18 May 2016

Netflix killed the television star!

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Netflix now totals 81 million subscribers who stream around 10 billion hours per month.  With the advantages that online services offer over traditional TV, the numbers aren’t surprising.

Rather than waiting out a tedious week between episodes, Netflix puts entire seasons at your fingertips. Don’t try to tell me you haven’t binge-watched your favourite series, I know you’re lying.

While Channels 7, 9 and 10 are battling it out for the top spot in primetime, Netflix doesn’t have to worry about securing their time between 8 and 11pm. “Above the fray, Netflix doesn’t need to worry about what its competition is doing on any given night,” TV Cheat Sheet says.

Traditional TV is still a slave to the Nielsen rating system, whereby networks send a box to selected households representing key demographics (with consent) and tracks the household’s viewing habits, TV Cheat Sheet explains. Netflix replies, “What ratings?”

But the Government is trying to level the playing field. Streaming services such as Netflix, Spotify and YouTube could be regulated by the Australian Communications and Media Authority if proposed changes in the ACMA Review are enacted.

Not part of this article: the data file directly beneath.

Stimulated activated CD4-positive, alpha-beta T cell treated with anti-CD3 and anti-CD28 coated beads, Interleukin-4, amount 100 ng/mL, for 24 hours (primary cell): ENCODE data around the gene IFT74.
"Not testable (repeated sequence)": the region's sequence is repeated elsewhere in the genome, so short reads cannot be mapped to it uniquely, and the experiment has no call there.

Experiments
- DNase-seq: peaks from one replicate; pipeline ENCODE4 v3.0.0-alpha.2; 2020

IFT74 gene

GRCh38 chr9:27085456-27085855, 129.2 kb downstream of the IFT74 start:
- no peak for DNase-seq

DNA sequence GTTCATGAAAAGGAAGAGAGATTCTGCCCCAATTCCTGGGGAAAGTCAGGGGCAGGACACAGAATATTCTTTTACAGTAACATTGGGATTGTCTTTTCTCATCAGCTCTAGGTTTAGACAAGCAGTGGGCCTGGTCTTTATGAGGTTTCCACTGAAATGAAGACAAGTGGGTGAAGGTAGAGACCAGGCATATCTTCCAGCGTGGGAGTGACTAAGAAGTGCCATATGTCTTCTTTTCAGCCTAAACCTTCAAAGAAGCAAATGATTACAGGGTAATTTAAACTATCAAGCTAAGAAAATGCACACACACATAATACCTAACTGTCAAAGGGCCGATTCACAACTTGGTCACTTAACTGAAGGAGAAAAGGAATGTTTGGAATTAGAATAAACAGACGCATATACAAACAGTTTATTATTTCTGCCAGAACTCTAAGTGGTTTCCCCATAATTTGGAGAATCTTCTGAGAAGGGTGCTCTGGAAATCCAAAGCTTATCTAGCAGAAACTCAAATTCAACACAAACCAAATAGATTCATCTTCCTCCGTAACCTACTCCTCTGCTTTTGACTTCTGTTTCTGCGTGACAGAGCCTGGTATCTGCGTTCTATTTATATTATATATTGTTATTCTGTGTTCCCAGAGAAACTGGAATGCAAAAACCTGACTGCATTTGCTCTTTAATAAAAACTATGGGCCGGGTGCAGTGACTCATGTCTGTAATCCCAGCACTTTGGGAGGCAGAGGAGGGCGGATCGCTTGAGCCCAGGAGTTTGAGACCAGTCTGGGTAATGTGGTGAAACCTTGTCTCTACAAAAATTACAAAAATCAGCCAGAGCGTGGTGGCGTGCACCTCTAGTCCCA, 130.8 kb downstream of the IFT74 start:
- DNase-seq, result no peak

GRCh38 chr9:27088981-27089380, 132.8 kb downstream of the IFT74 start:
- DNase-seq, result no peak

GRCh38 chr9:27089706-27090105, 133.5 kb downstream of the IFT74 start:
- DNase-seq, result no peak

The report cites gaps in the FreeTV code of practice which are now out-dated in that they only deliver content via traditional means but fail to encapsulate streaming services.

“The ability for one service provider to deliver the same content to different devices over different networks has led to inconsistent regulatory treatment,” the report says.

The degree of influence services like Netflix and YouTube have now surpassed that of traditional television and media outlets. It says, “In the media sector, ownership and control rules for broadcasting, datacasting and newspapers are designed to limit the degree of influence of any one media proprietor.” 

This proposal comes shortly after the Government’s tax cut for traditional broadcasters who are now competing for viewers against online services which don’t pay licence fees, according to Financial Review.

Commercial free-to-air television networks will receive a 25 per cent reduction in their licensing fees with the possibility of further concessions later this year. ABC and SBS will also receive an extra $50 million over three years to support local news, current affairs and multicultural services.

Despite the Government’s valiant attempts to make the game fair, it seems Netflix would have to be disqualified for traditional TV to have a chance at scoring.

After all, it is the age of Netflix and chill.

Claire Dowler is a Conference Producer with Akolade. She recently graduated with a double degree: a Bachelor of Journalism and a Bachelor of Media and Communications Studies majoring in International Communication. Claire thought it sounded more impressive.

A ballroom-dancer who collects salt and pepper shakers and volunteers for animal rescue, you might say Claire has eclectic interests.

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